259 (1992); 4 Charles E. Torcia, Wharton's Criminal Procedure 578 (12th ed. 1976).
A defendant is entitled to a non-unanimous verdict only when the jury is deadlocked after deliberating a reasonable time. Although in the present case the jurors had taken a straw vote and voted on the aggravating and mitigating factors before learning that the victim had children, there is nothing in the record to suggest that the jury would have been unable to reach a unanimous verdict concerning defendant's sentence. Indeed, the record establishes that the jury was in the midst of deliberations when Juror Number 7 engaged in misconduct involving the other jurors. As one juror noted, an "intense debate" was ongoing when Juror Number 7 revealed the extraneous information. Additionally, the verdict sheet that was removed from the sealed envelope confirms that no final vote had been taken and no verdict had been reached.
Furthermore, it is not uncommon for jurors to take several votes during the deliberative process, particularly an initial vote to determine each juror's position at the outset. See State v. Levitt, 36 N.J. 266, 269 (1961) (noting that jury took three votes before reaching its ultimate determination, with first vote taken one-half hour after jury began deliberating). Additionally, no litmus test can be devised for determining what is a reasonable time for deliberating. Lengthy deliberations are not uncommon during the penalty phase of a capital case. This Court has acknowledged that because the issues before the jury
are so complex, deliberations of more than ten hours may be inadequate to reach a final conclusion on the appropriate sentence. State v. Ramseur, supra, 106 N.J. at 303.
We conclude, as did the Court in DiFrisco and Ramseur, that defendant was not deprived of a non-unanimous verdict because the jury had not reached a final verdict and was not deadlocked before the juror misconduct occurred.
Very few cases have addressed the issue whether a jury has deliberated too far to permit replacement of a deliberating juror with an alternate juror.
Since the 1972 amendment to Rule 1:8-2(d), juror substitution during deliberations has been permitted to prevent the necessity of a mistrial, particularly in protracted trials, because of the death, illness or other inability of a juror to continue deliberations until a verdict is reached. Sub-Committee on Criminal Jury Deliberations of the Supreme Court Committee, 95 N.J.L.J. 341, 355 (1972).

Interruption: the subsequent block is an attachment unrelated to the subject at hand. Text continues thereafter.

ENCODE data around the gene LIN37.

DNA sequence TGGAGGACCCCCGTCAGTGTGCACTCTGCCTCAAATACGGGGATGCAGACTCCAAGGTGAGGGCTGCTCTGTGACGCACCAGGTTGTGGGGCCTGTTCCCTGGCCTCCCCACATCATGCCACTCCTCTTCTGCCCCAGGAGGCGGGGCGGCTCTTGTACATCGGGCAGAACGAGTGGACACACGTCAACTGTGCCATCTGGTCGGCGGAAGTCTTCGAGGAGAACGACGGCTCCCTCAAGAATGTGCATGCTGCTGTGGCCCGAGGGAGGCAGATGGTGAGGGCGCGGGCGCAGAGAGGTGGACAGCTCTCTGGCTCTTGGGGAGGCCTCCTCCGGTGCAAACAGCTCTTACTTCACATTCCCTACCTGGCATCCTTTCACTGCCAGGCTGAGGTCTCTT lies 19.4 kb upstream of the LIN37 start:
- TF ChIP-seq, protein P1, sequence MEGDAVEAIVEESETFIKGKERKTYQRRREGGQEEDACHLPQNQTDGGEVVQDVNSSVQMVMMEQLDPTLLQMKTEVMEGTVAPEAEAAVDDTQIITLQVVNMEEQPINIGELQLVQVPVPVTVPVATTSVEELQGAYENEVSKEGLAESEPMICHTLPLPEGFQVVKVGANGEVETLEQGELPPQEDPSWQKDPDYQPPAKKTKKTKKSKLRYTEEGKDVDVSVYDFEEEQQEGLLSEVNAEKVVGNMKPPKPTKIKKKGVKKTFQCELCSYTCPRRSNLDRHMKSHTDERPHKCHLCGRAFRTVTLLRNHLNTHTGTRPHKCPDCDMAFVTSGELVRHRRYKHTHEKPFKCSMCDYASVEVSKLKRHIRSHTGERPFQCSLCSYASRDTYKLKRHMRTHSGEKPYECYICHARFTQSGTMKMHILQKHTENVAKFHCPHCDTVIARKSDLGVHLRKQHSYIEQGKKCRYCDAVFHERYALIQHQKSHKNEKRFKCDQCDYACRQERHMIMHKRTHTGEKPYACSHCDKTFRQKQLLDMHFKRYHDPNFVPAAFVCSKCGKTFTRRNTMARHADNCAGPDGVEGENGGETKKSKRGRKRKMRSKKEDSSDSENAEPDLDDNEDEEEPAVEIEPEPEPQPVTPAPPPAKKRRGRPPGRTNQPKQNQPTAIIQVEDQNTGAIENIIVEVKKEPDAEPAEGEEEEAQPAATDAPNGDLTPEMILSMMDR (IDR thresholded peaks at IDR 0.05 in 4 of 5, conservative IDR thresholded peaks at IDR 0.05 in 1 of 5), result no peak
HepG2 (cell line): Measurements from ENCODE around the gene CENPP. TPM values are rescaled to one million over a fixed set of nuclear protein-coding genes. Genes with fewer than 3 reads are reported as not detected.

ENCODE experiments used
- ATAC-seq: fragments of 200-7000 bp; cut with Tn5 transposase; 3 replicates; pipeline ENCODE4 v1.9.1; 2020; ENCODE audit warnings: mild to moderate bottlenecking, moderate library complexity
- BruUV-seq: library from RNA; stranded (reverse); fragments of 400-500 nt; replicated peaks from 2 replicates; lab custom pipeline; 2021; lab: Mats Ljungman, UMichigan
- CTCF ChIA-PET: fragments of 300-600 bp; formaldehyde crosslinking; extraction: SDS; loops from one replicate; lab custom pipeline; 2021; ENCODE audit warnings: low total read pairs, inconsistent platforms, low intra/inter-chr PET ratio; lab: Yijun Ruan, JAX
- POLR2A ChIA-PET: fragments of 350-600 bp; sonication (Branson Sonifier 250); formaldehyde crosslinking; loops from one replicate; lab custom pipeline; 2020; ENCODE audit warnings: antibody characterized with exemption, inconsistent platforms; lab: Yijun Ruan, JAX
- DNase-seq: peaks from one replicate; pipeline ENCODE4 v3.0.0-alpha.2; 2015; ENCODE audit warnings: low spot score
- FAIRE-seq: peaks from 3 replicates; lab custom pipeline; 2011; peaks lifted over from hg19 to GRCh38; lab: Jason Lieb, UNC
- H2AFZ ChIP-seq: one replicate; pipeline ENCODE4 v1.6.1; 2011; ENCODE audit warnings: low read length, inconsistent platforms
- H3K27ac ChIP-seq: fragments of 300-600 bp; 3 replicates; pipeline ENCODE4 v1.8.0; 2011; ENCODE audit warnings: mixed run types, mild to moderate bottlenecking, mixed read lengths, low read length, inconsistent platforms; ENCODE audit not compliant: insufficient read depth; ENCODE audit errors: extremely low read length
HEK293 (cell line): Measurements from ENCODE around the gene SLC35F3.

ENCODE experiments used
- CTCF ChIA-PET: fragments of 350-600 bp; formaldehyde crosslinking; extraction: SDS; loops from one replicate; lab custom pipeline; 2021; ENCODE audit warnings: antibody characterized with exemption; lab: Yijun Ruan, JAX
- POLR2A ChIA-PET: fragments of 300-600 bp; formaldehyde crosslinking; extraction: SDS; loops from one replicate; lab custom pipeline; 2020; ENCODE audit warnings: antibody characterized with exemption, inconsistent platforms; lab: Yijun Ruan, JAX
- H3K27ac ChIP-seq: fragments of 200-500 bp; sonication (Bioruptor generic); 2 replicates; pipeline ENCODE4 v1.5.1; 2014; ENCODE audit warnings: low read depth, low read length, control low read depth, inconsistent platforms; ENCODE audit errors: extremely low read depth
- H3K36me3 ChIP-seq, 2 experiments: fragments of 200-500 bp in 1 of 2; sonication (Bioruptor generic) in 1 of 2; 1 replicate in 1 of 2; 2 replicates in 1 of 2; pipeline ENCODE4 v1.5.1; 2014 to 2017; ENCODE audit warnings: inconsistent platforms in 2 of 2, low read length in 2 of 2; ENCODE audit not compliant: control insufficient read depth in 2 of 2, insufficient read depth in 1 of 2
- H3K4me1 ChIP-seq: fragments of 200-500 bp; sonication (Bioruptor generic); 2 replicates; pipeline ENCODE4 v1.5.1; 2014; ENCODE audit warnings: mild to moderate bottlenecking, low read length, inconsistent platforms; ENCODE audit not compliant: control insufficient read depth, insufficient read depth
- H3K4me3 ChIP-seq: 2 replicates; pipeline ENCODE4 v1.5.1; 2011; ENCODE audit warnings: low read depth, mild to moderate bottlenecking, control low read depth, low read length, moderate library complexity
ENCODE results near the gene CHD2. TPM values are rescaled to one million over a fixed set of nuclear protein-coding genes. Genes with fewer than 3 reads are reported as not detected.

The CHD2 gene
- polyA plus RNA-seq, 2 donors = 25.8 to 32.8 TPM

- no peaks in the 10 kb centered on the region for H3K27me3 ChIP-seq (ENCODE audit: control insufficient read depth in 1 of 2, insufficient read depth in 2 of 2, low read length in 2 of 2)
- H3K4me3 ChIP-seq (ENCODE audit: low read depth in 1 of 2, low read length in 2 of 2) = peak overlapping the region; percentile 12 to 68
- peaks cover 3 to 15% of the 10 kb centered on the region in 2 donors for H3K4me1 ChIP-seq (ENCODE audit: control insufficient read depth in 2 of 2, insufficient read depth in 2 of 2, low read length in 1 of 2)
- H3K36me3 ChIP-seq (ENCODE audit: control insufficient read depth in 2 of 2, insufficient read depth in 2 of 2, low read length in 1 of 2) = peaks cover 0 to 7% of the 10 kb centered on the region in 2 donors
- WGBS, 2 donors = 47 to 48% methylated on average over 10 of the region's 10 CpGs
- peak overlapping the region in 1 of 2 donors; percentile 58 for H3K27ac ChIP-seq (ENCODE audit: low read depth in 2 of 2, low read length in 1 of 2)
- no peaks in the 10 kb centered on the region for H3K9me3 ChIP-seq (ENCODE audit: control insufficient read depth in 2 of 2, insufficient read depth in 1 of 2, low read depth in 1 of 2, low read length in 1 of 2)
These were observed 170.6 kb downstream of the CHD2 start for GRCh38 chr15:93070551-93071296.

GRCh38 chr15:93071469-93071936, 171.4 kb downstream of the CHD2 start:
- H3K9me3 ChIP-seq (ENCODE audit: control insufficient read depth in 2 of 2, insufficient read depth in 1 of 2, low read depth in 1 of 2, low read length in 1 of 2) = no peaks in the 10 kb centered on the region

Rule 1:8-2(d) provides that when good cause is shown, an alternate juror may be substituted for a regular juror after deliberations have begun. Although the rule does not offend our state constitutional guaranty of trial by jury, State v. Miller, 76 N.J. 392, 406 (1978), it should be used sparingly, only within the strict letter of the rule, and as a last resort to avoid the waste of time that would otherwise ensue. State v. Valenzuela,
supra, 136 N.J. at 468; State v. Trent, supra, 157 N.J. Super. at 240.
In Valenzuela, within two hours after the jury commenced its deliberations, the court dismissed a juror because the juror was unable to deliberate in a coherent manner, and substituted an alternate. State v. Valenzuela, supra, 136 N.J. at 466. The reconstituted jury was instructed to "begin . . . work anew." Ibid. Although the Court held that the juror substitution was improper because it was based on the excused juror's interactions with other jurors, id. at 472, it declined to discuss whether the jury deliberations had advanced too far to permit a substitution. Id. at 473.
In State v. Moore, 113 N.J. 239 (1988), the Court held that if an alternate is substituted at the beginning of the penalty phase of a death penalty trial, then guilt need not be deliberated anew. Id. at 306-07. The Court grounded its holding in the Legislature's intent to allow for bifurcated guilt and penalty trials where necessary. Id. at 306.
Corsaro, deals with whether a jury that has returned guilty verdicts against the defendants on some of the counts in an indictment may be reconstituted to consider other charges when one of the deliberating jurors returned to the courtroom intoxicated and more than one hour late. State v. Corsaro, supra, 107 N.J. at 341-42. That juror was dismissed and replaced with an alternate; the newly constituted-jury was instructed "to begin your deliberations anew with respect to the open charges